Why is it in the news?
- The Maharashtra Assembly Speaker has declined to disqualify MLAs belonging to the factions led by Eknath Shinde and Uddhav Balasaheb Thackeray.
|· Defection refers to the transfer of allegiance by a legislator from one political party to another, leading to political instability.
· Traditionally known as ‘floor crossing,’ it has historical roots in the British House of Commons.
· Defections have been a source of political instability in India, shifting focus from governance to governments.
· The Chavan Committee Report (1969) highlighted instances of party allegiance changes, leading to the introduction of the Anti-Defection Law (ADL) through the 52nd Constitutional Amendment in 1985.
Anti-Defection Law (ADL)
- Formulated to bring stability by curbing legislators’ tendency to switch party loyalties.
- Addresses defection scenarios like voluntarily giving up party membership or violating party whip instructions.
- Allows MPs/MLAs to merge with another party, provided two-thirds of legislators support the merger.
- Nominated legislators can join a party within six months of appointment.
- Violation leads to disqualification, with the deciding authority being the Presiding Officer (Speaker/Chairman).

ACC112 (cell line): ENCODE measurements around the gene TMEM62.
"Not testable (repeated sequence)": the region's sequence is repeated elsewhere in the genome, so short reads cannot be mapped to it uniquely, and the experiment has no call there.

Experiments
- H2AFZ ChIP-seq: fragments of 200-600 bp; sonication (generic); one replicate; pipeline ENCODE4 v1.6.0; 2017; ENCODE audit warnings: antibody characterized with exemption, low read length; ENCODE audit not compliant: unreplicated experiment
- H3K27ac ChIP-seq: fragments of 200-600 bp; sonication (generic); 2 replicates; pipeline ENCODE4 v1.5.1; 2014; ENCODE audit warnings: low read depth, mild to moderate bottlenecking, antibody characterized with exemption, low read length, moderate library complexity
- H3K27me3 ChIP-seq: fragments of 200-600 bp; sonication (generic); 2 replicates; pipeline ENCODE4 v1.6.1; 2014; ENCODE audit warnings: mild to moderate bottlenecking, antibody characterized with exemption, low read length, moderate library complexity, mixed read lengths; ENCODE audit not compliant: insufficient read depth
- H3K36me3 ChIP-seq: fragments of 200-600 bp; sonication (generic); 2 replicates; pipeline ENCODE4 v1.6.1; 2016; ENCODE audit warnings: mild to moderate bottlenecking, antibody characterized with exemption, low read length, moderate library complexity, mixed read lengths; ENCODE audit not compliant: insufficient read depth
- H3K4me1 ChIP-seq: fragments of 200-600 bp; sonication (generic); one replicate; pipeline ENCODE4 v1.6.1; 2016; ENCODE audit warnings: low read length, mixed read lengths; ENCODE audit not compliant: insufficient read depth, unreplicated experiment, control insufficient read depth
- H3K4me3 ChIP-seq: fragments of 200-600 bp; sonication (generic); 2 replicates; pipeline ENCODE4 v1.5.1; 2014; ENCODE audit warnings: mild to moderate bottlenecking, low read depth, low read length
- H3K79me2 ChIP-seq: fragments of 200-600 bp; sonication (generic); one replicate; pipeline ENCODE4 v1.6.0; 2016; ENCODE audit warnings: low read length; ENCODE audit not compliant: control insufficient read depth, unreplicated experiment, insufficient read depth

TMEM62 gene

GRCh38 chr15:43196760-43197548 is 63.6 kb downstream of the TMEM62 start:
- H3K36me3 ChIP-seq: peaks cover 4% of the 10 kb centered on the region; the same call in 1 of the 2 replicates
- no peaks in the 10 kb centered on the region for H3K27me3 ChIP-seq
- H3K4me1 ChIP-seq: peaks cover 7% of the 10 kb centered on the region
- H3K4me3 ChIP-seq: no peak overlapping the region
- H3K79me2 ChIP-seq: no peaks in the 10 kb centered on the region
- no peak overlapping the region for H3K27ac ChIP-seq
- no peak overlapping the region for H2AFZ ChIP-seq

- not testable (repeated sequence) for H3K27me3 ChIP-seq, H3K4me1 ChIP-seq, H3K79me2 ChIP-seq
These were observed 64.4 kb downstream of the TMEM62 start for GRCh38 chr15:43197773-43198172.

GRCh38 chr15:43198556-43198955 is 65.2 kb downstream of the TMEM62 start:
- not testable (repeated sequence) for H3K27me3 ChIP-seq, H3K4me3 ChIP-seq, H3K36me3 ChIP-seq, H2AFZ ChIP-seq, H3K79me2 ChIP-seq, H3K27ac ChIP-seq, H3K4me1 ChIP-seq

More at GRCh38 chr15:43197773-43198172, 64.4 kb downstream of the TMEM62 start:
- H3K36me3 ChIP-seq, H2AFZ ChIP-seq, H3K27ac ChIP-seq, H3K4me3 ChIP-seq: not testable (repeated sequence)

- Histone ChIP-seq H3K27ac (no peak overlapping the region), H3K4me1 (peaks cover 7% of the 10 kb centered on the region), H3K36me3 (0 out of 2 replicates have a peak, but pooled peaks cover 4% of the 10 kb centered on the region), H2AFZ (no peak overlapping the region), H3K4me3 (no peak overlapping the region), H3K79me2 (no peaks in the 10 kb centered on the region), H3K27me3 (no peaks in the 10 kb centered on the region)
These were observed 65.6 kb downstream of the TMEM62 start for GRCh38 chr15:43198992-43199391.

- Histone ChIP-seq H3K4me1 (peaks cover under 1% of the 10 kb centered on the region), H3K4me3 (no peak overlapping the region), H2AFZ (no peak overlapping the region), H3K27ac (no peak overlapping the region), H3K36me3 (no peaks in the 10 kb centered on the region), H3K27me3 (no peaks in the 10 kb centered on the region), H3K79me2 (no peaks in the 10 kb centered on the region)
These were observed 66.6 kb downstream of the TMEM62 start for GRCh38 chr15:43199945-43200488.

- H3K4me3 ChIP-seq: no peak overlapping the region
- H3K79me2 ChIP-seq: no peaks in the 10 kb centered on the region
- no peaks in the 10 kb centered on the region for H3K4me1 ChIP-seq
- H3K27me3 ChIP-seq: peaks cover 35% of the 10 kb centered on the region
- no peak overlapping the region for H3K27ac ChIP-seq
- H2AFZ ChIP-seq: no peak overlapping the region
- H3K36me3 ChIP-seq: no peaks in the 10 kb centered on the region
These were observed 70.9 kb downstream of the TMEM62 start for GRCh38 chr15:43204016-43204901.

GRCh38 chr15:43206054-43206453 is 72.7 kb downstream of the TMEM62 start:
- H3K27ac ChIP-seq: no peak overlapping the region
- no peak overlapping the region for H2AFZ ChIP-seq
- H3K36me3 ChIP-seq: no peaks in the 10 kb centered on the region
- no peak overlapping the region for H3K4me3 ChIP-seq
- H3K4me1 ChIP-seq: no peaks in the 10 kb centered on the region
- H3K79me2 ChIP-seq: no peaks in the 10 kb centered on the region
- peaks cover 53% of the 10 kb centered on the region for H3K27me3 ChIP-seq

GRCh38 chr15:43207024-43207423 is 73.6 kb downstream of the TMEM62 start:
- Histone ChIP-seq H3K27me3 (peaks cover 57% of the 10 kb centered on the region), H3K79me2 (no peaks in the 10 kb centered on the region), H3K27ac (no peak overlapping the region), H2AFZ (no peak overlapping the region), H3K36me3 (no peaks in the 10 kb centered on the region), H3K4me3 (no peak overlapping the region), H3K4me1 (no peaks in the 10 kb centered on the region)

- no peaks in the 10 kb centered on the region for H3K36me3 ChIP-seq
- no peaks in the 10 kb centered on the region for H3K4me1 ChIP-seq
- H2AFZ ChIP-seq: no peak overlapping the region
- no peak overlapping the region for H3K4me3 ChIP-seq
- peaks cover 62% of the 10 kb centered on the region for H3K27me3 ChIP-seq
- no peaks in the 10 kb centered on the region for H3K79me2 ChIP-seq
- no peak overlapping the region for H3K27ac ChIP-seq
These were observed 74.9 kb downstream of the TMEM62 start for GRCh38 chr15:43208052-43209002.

Significance of ADL:
- Aims to bring stability and discourage party-switching, promoting party discipline.
- Ensures loyalty to party policies and manifestos, maintaining elected representatives’ accountability.
Criticisms of ADL:
- Critics argue that it limits independent action, binding legislators to official party positions.
- Reduces accountability to Parliament and constituents.
- Defections due to the lure of office are common.
- Ambiguities in interpreting split scenarios, especially in recent cases in states like Maharashtra.
Suggestions by Committees on ADL:
|Dinesh Goswami Committee (1990)
|– Disqualification limited to cases where a member voluntarily gives up party membership.
|– Disqualification for abstaining or voting against party whip in a confidence or no-confidence motion.
|– Disqualification decision by President/Governor on Election Commission’s advice.
|Law Commission (170th Report, 1999)
|– Delete provisions exempting splits and mergers from disqualification.
|– Treat pre-poll electoral fronts as political parties under the anti-defection law.
|– Political parties to limit the issuance of whips to instances when the government is in danger.
|Constitution Review Commission (2002)
|– Bar defectors from holding public office or remunerative political posts for the remaining term.
|– Treat the vote cast by a defector to topple a government as invalid.
|– Decisions under the Tenth Schedule to be made by the President/Governor on the binding advice of the Election Commission.
|Related SC Judgment:
· Kihoto Hollohan vs Zachillhu (1992): SC upheld ADL’s validity, subjecting the Speaker’s order to judicial review on limited grounds.
- While ADL has brought some stability, it has loopholes.
- The apex court should review the Tenth Schedule to prevent further erosion of democracy.